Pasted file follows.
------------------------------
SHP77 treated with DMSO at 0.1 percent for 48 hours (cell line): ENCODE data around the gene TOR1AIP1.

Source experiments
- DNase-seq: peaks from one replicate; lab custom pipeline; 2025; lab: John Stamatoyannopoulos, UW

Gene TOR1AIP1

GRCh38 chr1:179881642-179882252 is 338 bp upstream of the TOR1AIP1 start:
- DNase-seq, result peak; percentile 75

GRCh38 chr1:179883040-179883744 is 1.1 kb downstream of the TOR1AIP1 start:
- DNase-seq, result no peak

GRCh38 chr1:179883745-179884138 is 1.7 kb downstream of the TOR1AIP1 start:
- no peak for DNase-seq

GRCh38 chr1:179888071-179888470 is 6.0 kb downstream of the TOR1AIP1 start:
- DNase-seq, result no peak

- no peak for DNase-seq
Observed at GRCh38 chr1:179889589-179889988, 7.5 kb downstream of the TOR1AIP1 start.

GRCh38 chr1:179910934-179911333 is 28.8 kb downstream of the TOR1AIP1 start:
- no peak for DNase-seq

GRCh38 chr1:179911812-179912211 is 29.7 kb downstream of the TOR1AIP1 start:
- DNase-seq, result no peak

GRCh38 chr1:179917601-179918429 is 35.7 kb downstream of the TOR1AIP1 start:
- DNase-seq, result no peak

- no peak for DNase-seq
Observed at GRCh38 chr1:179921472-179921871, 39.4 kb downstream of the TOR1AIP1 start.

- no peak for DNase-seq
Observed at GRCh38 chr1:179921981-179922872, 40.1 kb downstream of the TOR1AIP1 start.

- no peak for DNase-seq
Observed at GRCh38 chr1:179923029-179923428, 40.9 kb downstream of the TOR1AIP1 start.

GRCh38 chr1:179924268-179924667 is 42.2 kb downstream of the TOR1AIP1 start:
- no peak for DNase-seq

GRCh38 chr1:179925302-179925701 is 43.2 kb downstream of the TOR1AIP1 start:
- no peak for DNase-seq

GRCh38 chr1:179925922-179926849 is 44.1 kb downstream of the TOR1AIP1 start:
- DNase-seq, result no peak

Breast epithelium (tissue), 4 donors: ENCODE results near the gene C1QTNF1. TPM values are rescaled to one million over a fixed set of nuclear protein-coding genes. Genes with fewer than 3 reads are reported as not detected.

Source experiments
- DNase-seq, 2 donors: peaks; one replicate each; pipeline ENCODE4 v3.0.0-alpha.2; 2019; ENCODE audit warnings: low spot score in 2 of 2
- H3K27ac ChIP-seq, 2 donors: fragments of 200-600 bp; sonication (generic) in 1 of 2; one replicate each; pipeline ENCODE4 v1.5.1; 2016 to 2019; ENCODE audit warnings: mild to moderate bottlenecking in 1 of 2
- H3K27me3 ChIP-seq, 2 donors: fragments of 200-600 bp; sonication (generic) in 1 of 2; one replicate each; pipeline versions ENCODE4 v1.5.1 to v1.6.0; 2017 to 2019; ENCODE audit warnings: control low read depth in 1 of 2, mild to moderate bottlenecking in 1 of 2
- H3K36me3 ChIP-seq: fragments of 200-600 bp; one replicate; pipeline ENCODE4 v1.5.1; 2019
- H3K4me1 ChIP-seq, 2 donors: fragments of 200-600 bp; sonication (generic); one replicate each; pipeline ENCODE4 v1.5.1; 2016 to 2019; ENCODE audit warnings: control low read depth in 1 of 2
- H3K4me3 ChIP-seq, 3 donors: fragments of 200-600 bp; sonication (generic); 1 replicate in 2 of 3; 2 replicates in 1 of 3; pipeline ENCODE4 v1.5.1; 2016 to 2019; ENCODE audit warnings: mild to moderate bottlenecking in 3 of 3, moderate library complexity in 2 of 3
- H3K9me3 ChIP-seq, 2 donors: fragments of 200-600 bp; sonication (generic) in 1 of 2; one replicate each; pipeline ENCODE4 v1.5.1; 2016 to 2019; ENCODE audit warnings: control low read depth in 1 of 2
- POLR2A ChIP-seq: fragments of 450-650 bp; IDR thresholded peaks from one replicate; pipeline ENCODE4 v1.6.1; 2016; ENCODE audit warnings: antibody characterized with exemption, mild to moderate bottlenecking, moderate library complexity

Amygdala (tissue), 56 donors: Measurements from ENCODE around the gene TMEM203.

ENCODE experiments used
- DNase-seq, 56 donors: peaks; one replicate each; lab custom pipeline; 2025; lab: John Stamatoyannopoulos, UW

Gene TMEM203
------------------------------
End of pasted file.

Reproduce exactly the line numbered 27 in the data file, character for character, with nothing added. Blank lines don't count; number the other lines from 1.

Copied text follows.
GRCh38 chr1:179924268-179924667 is 42.2 kb downstream of the TOR1AIP1 start: